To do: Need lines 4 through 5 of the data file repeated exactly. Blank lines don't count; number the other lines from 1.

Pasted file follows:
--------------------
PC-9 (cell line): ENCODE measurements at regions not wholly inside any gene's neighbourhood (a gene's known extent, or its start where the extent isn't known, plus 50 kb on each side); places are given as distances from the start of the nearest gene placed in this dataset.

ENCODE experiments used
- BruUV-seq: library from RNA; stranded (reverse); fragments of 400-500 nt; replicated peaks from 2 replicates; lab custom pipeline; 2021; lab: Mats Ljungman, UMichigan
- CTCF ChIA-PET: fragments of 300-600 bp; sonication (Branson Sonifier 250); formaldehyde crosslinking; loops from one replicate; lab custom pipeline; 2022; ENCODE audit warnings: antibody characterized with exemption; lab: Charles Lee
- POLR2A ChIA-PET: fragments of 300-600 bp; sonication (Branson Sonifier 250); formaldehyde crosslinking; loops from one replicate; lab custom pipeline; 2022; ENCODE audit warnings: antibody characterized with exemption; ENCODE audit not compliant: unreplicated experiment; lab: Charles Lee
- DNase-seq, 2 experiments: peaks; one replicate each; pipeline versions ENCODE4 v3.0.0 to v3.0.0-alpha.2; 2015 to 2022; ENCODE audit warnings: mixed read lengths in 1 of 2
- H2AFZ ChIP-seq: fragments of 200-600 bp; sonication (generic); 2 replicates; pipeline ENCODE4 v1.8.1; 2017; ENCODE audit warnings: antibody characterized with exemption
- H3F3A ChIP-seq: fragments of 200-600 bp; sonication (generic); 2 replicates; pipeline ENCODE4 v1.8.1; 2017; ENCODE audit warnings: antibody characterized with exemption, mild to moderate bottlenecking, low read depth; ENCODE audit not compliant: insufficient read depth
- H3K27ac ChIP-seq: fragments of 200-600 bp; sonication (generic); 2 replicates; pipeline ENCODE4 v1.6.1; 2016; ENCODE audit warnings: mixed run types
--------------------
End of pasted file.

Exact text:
- CTCF ChIA-PET: fragments of 300-600 bp; sonication (Branson Sonifier 250); formaldehyde crosslinking; loops from one replicate; lab custom pipeline; 2022; ENCODE audit warnings: antibody characterized with exemption; lab: Charles Lee
- POLR2A ChIA-PET: fragments of 300-600 bp; sonication (Branson Sonifier 250); formaldehyde crosslinking; loops from one replicate; lab custom pipeline; 2022; ENCODE audit warnings: antibody characterized with exemption; ENCODE audit not compliant: unreplicated experiment; lab: Charles Lee